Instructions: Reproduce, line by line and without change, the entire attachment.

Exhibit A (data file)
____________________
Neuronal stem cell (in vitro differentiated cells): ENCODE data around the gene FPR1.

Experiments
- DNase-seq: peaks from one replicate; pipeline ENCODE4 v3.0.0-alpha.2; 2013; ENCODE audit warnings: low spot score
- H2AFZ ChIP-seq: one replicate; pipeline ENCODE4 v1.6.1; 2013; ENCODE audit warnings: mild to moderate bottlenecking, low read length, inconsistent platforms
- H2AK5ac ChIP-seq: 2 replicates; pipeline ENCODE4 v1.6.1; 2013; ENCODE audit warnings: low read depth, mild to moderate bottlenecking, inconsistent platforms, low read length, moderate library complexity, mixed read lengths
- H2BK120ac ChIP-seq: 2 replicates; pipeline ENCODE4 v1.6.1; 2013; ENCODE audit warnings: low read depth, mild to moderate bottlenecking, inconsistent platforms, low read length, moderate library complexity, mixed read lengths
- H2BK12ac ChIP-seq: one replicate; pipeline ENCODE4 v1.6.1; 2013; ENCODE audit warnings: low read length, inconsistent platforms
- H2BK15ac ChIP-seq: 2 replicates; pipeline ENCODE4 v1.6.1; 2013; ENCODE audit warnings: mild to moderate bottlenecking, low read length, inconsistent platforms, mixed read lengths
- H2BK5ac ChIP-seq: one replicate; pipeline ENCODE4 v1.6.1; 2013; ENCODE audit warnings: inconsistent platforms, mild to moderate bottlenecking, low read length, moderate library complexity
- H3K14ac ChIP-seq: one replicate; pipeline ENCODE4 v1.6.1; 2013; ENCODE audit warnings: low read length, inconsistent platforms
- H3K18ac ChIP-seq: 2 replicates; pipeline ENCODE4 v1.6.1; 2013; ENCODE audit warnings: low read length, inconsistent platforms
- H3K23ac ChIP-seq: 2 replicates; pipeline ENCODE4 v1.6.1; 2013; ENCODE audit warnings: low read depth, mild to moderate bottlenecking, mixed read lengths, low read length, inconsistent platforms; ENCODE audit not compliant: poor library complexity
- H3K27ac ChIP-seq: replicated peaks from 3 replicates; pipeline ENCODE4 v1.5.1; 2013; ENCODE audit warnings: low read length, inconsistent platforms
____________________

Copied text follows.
Neuronal stem cell (in vitro differentiated cells): ENCODE data around the gene FPR1.

Experiments
- DNase-seq: peaks from one replicate; pipeline ENCODE4 v3.0.0-alpha.2; 2013; ENCODE audit warnings: low spot score
- H2AFZ ChIP-seq: one replicate; pipeline ENCODE4 v1.6.1; 2013; ENCODE audit warnings: mild to moderate bottlenecking, low read length, inconsistent platforms
- H2AK5ac ChIP-seq: 2 replicates; pipeline ENCODE4 v1.6.1; 2013; ENCODE audit warnings: low read depth, mild to moderate bottlenecking, inconsistent platforms, low read length, moderate library complexity, mixed read lengths
- H2BK120ac ChIP-seq: 2 replicates; pipeline ENCODE4 v1.6.1; 2013; ENCODE audit warnings: low read depth, mild to moderate bottlenecking, inconsistent platforms, low read length, moderate library complexity, mixed read lengths
- H2BK12ac ChIP-seq: one replicate; pipeline ENCODE4 v1.6.1; 2013; ENCODE audit warnings: low read length, inconsistent platforms
- H2BK15ac ChIP-seq: 2 replicates; pipeline ENCODE4 v1.6.1; 2013; ENCODE audit warnings: mild to moderate bottlenecking, low read length, inconsistent platforms, mixed read lengths
- H2BK5ac ChIP-seq: one replicate; pipeline ENCODE4 v1.6.1; 2013; ENCODE audit warnings: inconsistent platforms, mild to moderate bottlenecking, low read length, moderate library complexity
- H3K14ac ChIP-seq: one replicate; pipeline ENCODE4 v1.6.1; 2013; ENCODE audit warnings: low read length, inconsistent platforms
- H3K18ac ChIP-seq: 2 replicates; pipeline ENCODE4 v1.6.1; 2013; ENCODE audit warnings: low read length, inconsistent platforms
- H3K23ac ChIP-seq: 2 replicates; pipeline ENCODE4 v1.6.1; 2013; ENCODE audit warnings: low read depth, mild to moderate bottlenecking, mixed read lengths, low read length, inconsistent platforms; ENCODE audit not compliant: poor library complexity
- H3K27ac ChIP-seq: replicated peaks from 3 replicates; pipeline ENCODE4 v1.5.1; 2013; ENCODE audit warnings: low read length, inconsistent platforms